Remember when I said that camping and hiking is for everyone? Well I was wrong. It’s not for you.

Meaning that if you’re arrogant, indifferent and lazy towards nature, just stay indoors.

Sweet selfies atop high ridges, super dinners at campfires and handy wet wipes.

All three encourage you to go enjoy but also destroy nature. More often than not, the marked trail doesn’t go all the way to the top but there’s a man-made balcony for your viewing pleasure and for the moss’ and plants’ protection. And yet, I see trash and signs of climbing where none should be. Oh, you just stepped on a rare plant? Screw you, Mother Nature, right?

A three course meal is often in multiple wrappers that spews black smoke when burned. Not to mention the tin foil balls in the ashes or the wet wipes that decompose slowly or not at all.

Experience doesn’t always equal wisdom but the truth is that this rant is mainly directed at newcomers. Hopefully that’s just someone who hasn’t had the chance to acquaint themselves with the rules and guidelines.

However, this is one of the worst crazes:

There’s this one phenomenon where people collect dog feces into plastic bags but leave the bags into the wild.

-Nature Supervisor Pentti Kesäniemi in Yle News

You need to bring the waste and the bags back with you! I know it’s not fun but come on!

I’m known to bringing bags of outdoor meals into our long hikes. But what I don’t do is wash my pasta-stained utensils in a fell creek with soap and I always, always bring everything back with me. Every photo we take is from a place you’re allowed to take photos. And sure, we’ve had wet wipes but again, we always bring them back with us. When it comes to outhouse behavior, we use regular toilet paper.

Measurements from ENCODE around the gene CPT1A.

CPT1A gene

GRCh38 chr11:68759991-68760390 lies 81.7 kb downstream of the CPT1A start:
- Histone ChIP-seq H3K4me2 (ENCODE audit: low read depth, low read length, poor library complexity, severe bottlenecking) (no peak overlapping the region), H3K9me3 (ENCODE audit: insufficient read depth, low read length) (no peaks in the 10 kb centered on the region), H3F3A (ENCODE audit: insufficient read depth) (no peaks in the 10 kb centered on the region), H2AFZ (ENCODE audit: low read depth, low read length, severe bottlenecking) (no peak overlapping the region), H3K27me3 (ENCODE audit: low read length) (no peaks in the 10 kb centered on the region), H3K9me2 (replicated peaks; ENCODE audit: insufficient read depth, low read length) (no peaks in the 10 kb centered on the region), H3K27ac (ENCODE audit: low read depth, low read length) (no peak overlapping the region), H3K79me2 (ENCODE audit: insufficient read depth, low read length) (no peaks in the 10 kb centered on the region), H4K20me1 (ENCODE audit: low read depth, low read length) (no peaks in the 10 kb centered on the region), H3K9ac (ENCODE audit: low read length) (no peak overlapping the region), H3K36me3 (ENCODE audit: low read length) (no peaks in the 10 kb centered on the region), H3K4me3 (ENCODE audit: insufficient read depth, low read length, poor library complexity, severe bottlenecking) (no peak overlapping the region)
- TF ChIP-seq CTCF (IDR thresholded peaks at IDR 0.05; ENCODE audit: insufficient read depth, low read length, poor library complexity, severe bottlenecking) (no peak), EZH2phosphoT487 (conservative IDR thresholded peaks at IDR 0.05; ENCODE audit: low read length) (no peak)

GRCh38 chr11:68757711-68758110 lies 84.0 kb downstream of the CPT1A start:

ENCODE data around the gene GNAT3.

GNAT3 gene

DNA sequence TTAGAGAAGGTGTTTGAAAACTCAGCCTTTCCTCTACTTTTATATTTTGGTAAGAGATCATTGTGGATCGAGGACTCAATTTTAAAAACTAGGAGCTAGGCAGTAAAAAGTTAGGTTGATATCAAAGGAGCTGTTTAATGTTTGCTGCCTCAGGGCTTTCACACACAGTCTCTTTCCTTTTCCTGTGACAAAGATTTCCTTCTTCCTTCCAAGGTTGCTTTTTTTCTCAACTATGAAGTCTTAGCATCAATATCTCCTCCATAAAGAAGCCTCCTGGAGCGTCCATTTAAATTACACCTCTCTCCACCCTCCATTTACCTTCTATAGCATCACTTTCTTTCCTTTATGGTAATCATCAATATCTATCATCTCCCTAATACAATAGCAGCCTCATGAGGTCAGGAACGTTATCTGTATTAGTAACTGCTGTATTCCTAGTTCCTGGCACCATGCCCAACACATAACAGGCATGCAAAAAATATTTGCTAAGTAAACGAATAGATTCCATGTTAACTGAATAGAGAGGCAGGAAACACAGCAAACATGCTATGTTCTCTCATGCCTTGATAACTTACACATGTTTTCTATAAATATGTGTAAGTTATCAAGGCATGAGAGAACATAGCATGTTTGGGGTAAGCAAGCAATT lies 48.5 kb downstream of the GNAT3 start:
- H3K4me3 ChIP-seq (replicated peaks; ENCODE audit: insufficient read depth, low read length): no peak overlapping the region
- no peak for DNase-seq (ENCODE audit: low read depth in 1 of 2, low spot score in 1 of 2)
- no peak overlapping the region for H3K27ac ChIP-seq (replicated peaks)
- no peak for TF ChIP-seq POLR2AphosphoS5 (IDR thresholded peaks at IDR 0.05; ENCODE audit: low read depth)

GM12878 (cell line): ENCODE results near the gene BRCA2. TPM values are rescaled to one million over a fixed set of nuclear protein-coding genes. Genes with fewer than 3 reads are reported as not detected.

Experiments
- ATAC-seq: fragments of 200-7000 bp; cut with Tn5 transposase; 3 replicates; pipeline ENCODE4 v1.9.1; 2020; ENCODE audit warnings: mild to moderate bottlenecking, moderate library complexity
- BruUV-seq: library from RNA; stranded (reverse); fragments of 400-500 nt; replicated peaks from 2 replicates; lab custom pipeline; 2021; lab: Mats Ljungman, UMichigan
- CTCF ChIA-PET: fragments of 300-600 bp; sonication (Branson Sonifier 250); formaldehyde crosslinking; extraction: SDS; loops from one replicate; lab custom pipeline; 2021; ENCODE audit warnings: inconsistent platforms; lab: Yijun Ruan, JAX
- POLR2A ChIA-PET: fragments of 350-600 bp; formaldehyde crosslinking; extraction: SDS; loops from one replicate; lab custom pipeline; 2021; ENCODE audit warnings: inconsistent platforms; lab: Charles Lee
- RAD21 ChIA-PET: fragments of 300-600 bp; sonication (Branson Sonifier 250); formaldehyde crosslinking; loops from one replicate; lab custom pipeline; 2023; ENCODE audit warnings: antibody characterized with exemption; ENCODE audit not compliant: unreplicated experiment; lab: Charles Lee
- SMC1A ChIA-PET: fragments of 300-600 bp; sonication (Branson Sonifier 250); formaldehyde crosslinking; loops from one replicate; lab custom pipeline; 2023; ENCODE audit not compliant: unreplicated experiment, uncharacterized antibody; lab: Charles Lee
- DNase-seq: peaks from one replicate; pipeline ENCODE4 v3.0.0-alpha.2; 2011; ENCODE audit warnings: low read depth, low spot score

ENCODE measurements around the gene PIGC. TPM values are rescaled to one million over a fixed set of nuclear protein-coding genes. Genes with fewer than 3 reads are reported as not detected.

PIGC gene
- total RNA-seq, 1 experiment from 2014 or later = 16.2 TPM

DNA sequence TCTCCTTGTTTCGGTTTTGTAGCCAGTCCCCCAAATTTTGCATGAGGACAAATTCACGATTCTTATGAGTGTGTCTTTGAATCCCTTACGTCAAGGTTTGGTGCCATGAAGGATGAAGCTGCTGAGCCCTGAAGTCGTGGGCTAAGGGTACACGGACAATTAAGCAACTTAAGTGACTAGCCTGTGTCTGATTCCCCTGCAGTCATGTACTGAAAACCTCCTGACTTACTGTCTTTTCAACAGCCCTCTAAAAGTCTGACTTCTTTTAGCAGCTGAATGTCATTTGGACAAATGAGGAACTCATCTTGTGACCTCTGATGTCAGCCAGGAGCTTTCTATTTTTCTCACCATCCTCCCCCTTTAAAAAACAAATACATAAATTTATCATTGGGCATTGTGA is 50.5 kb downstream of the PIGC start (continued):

What I’d like you to do is take a moment after posting that picture on Instagram about your outdoor meal and pick up after yourself.

So where did I get this need for a rant? A few days ago I received a notification on my Yle Uutisvahti App about this news article where they told about how popular trekking has become. Which is nice but every coin has two sides and as a Metsähallitus volunteer I’ve seen the darker side of it. The resources are limited and with the increase in popularity comes a new set of challenges when it comes to prioritization: who cleans the outhouses, who picks up the litter and who’s responsible for organizing and constructing the gravel roads for sustainable durability.

It’s not fun to find leftovers and discarded pans behind huts.

I’ve registered as Waste-free hiking sponsor for Metsähallitus and Finnish Hiking Guild. It’s a campaign to promote waste-free trekking that goes back several years. Sponsor number 3, Milja of Pipo silmillä blog, kindly told us about this whole thing.

Just call me Waste-free hiking sponsor #20. My job is to encourage you to bring back all the wrappers and cans and containers with you and if you can, urge others to do the same. Picking up a trash or two a day keeps you vigilant.

This whole thing has weighed on me for quite some time now, to be honest. I suppose it took a news article to kick me into gear. I feel guilty for encouraging you to go outside more when some of you should start from basic recycling etiquette before even considering it.

For shame! If you’re one of them people who say stuff like no one’s going to see this trash bag behind this rock or I’ll just use the canister in the wilderness hut or someone else will pick that up. Someone else will but if they didn’t have to do so many maintenance runs on ATVs, the parks would have less tire tracks and the money could be spent in more important projects. Let’s take care of our Mother Nature, huh?

As a sponsor I’ve been thinking about a whole event dedicated to waste-free hiking but more on that later. Because there are so many of us here in Middle Finland, we might just join forces! The point is, you won’t make it through the 100th year without said events and my rants about preserving nature.

//Anne

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